Cybercriminals from around the world are actively discussing how to compromise connected devices, and how to leverage these devices for moneymaking schemes, according to Trend Micro.
In its latest report entitled “The Internet of Things in the Criminal Underground”, the company showed details of the fast-growing market for IoT attacks.
Trend Micro Research analysed forums in the Russian, Portuguese, English, Arabic, and Spanish language-based underground markets to determine how cybercriminals are abusing and monetising connected devices.
The results revealed that the most advanced criminal markets are Russian- and Portuguese-speaking forums, in which financially driven attacks are most prominent. In these forums, cybercriminal activity was focused on selling access to compromised devices -- mainly routers, webcams and printers -- so they can be leveraged for attacks.
"We've lifted the lid on the IoT threat landscape to find that cybercriminals are well on their way to creating a thriving marketplace for certain IoT-based attacks and services," said Steve Quane, executive vice president of network defense and hybrid cloud security for Trend Micro.
According to Trend Micro's findings, most conversations and active monetisation schemes were focused on consumer devices. However, discussions on how to discover and compromise connected industrial machinery were also occurring, especially the vital programmable logic controllers (PLCs) used to control large-scale manufacturing equipment. The most likely business plan to monetise attacks against these industrial devices involves digital extortion attacks that threaten production downtime.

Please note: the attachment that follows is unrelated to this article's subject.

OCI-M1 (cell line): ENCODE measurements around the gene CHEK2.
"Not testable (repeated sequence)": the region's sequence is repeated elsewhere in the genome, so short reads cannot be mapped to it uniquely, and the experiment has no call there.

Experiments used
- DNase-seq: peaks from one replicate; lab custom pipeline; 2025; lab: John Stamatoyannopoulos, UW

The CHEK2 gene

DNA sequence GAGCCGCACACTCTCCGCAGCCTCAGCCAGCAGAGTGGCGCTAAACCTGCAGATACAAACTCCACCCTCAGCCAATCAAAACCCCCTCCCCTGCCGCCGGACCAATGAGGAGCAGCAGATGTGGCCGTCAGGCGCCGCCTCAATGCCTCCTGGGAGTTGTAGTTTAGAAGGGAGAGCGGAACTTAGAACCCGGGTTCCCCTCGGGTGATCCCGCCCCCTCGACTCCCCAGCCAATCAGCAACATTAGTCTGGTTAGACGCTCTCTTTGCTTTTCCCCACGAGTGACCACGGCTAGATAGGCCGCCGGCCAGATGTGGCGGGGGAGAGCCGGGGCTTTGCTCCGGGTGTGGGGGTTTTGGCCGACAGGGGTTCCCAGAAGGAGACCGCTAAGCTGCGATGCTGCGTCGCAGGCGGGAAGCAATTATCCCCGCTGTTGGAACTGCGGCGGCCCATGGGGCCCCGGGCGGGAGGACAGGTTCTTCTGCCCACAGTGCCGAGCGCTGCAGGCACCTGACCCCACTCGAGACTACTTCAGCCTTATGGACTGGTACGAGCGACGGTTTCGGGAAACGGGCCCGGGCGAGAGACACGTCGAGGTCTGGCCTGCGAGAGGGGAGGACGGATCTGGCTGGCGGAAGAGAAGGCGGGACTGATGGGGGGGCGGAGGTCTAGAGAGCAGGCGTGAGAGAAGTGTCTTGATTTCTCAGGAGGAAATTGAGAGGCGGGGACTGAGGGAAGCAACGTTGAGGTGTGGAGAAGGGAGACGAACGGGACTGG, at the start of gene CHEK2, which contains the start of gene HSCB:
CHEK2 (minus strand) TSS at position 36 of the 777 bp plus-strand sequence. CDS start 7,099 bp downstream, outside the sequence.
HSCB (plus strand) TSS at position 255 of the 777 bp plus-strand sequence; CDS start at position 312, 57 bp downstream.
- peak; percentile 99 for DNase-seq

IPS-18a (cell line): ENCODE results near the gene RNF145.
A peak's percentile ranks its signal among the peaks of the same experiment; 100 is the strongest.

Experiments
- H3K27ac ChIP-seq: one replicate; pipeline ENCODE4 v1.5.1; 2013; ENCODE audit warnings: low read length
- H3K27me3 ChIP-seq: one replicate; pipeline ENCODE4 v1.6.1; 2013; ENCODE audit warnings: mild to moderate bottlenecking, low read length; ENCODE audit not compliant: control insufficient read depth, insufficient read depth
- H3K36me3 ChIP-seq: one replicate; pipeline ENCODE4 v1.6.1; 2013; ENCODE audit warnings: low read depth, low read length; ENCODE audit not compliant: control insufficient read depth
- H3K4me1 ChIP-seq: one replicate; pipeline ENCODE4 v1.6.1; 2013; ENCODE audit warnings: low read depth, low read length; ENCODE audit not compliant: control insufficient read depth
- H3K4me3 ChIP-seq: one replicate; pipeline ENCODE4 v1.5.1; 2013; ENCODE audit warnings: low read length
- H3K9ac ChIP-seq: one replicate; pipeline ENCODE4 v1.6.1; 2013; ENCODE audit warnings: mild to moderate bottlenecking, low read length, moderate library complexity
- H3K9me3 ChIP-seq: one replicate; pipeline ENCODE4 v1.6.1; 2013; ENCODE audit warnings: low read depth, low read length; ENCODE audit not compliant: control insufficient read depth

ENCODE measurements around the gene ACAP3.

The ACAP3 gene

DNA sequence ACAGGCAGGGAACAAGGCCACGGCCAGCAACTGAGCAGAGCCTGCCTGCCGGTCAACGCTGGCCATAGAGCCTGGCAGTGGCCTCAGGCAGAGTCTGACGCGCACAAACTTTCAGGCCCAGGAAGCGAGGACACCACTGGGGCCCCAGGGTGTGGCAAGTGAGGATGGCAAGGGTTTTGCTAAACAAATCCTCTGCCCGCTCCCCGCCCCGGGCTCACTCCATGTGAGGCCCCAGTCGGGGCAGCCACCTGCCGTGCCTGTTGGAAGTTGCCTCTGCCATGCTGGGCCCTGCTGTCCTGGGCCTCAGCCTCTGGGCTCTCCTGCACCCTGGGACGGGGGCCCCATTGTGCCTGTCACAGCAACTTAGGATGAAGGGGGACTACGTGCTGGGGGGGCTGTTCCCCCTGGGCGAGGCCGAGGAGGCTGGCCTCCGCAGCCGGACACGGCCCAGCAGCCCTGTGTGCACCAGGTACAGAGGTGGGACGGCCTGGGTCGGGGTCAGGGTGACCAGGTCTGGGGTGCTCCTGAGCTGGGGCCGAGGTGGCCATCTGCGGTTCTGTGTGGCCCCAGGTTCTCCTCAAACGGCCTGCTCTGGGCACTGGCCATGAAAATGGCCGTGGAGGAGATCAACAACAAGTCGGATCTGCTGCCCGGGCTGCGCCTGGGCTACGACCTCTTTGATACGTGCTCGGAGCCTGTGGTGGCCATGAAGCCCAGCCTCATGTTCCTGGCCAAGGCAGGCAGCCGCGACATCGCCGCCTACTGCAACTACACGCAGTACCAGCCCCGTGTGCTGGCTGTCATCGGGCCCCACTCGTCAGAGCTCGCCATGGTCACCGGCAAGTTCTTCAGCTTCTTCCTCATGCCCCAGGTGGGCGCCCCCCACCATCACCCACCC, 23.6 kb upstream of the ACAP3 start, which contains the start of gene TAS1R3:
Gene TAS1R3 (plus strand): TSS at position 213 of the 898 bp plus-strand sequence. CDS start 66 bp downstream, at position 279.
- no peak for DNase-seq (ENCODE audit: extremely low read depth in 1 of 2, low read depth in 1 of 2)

"Criminals follow the money -- always. The IoT market will continue to grow, especially with landscape changes like 5G. While IoT attacks are still in their infancy, we also found criminals discussing how to leverage industrial equipment for the same gain. Enterprises must be ready to protect their Industry 4.0 environments,” Quane said.
Additionally, the report predicts an increase in IoT attack toolkits targeting a broader range of consumer devices, such as virtual reality devices. The opportunities for attackers will also multiply as more devices are connected to the internet, driven by 5G implementations.
Quane urged manufacturers to partner with IoT security experts to mitigate cyber-related risks from the design phase. End users and integrators should also gain visibility and control over connected devices to be aware of and curb their cyber risk.